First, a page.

The oral surgeon elected to do a subepithelial connective tissue graft at the #10 site and leave the #4 site alone. The graft was placed under a partial thickness flap that was elevated over the ridge deformity. The connective tissue graft was taken from the hard palate adjacent to the premolars. He also positioned the distal gingival tissue with #9 more apical to place the gingival zenith just distal to the central axis of the tooth (Figs. 6 & 7).1 The pontic of the provisional bridge was recontoured to help develop the ovate pontic site. One month later the pontic was modified again to help create ideal papillae and facial gingival contour. The following month the patient returned to the oral surgeon to have a 4 mm x 13mm 3-I Certain implant placed in the #4 site with a 6mm profile healing abutment. During the six month healing phase tooth #9 needed RCT and that was performed by an endodontist.
Six months after the implant placement she was released by the oral surgeon to begin the restorative phase of her treatment. Since the patient wanted whiter teeth she had a Brite Smile Whitening visit. Two weeks later I reviewed the treatment goals once again with the patient verifying shade, degree of translucency, facial anatomy and incisal characteristics. At this point we could begin the restorative phase of her treatment.
The treatment sequence involved the following appointments:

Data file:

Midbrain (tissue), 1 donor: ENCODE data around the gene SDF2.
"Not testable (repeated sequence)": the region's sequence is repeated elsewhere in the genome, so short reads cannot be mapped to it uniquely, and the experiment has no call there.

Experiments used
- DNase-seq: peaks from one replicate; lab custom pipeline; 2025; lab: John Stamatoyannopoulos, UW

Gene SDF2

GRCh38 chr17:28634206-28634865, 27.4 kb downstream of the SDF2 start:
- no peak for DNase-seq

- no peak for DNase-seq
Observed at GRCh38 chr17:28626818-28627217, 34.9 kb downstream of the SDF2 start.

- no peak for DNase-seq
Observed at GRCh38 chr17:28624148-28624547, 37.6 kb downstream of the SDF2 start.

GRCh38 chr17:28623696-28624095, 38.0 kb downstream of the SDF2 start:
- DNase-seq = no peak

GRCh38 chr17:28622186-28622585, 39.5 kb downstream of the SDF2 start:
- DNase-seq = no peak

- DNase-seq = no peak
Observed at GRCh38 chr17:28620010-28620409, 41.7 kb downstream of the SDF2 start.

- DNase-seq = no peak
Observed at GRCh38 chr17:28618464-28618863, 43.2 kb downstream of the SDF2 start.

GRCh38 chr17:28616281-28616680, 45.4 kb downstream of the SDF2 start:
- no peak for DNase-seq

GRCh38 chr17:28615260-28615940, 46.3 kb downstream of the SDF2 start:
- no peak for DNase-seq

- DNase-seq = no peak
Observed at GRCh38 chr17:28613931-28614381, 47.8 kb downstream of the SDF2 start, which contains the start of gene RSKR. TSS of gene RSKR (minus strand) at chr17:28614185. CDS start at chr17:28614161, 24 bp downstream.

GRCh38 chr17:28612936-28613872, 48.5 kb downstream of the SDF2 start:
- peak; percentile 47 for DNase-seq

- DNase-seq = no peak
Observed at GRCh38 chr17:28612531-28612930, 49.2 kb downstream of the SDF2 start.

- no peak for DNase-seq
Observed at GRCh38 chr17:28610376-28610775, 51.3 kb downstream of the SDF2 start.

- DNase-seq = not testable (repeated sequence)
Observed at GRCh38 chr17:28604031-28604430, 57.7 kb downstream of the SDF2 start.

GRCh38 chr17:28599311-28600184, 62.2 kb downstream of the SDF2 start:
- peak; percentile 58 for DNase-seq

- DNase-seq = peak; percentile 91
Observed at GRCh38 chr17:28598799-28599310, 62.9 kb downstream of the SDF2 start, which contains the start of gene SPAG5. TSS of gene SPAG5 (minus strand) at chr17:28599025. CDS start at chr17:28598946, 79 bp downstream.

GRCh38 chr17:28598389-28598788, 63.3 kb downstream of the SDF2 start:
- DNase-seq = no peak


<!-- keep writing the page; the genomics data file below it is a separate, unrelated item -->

At the first appointment, she was anesthetized using Citanest 4% Plain and then following up with Articaine HCL 4% with epi. Once profound anesthesia was confirmed teeth ##9 and 11 were prepared for ceramic crowns. Then, teeth ##5,6,7,8,++ and 12 were prepared for ceramic veneers. The Newport Coast Oral Facial Institute Esthetic preparation kit from Brassler was used to perform the incisal, occlusal, facial, lingual and interproximal reductions. The clearance was guided by using the clear matrix and a putty matrix (from the diagnostic wax-up) as reduction guides. I designed the preparations using the following protocol: teeth ## 9 and 11 had clearance at the incisal by 1mm, the lingual by 1.5mm, facial and interproximal by 1mm.
The remaining veneer preparations with teeth ##5,6,7,8,9 and 12 had clearances of .6mm on the facial, 1mm on the incisal. The lingual margins were wrapped around the incisal onto the lingual above the centric stops. The interproximal was elbowed into the lingual to hide the interproximal margins without completely breaking the contact.3,4